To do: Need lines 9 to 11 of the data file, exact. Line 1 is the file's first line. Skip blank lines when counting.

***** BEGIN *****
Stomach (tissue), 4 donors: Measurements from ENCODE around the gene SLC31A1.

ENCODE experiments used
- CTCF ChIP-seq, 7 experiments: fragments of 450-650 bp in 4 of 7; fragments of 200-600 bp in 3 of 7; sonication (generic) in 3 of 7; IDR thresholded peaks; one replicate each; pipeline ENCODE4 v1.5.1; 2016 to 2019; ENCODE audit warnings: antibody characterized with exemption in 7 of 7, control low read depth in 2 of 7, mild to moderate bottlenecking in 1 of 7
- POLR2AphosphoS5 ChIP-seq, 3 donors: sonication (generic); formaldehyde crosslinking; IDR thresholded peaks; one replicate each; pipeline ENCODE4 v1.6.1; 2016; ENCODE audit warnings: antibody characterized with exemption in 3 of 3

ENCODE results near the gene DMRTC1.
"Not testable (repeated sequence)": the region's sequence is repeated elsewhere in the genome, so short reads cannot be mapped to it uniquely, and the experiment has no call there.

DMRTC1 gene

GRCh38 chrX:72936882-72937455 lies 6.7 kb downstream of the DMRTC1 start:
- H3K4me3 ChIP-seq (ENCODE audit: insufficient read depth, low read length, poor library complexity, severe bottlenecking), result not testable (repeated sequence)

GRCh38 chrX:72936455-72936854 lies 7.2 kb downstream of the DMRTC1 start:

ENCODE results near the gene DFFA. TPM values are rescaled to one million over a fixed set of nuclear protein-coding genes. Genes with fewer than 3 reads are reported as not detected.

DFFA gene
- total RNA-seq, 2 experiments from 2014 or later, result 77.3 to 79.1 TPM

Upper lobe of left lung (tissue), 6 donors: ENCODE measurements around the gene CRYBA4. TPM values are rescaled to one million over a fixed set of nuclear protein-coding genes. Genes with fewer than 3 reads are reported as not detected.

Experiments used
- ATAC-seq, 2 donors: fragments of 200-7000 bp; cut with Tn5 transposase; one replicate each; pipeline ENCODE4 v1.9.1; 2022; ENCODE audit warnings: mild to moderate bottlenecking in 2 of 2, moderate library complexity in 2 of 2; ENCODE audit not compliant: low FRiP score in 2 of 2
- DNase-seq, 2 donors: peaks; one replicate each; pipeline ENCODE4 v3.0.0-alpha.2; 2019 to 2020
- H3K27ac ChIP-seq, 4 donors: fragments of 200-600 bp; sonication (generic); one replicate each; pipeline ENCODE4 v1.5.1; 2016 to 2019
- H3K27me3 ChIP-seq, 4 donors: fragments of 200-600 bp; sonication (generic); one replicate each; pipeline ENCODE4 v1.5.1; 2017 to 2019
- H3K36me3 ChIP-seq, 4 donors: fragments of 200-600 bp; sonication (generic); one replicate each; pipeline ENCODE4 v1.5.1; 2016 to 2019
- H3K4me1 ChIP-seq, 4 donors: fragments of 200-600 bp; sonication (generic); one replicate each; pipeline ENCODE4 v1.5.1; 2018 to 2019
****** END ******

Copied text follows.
- H3K4me3 ChIP-seq (ENCODE audit: insufficient read depth, low read length, poor library complexity, severe bottlenecking), result not testable (repeated sequence)

GRCh38 chrX:72936455-72936854 lies 7.2 kb downstream of the DMRTC1 start:

ENCODE results near the gene DFFA. TPM values are rescaled to one million over a fixed set of nuclear protein-coding genes. Genes with fewer than 3 reads are reported as not detected.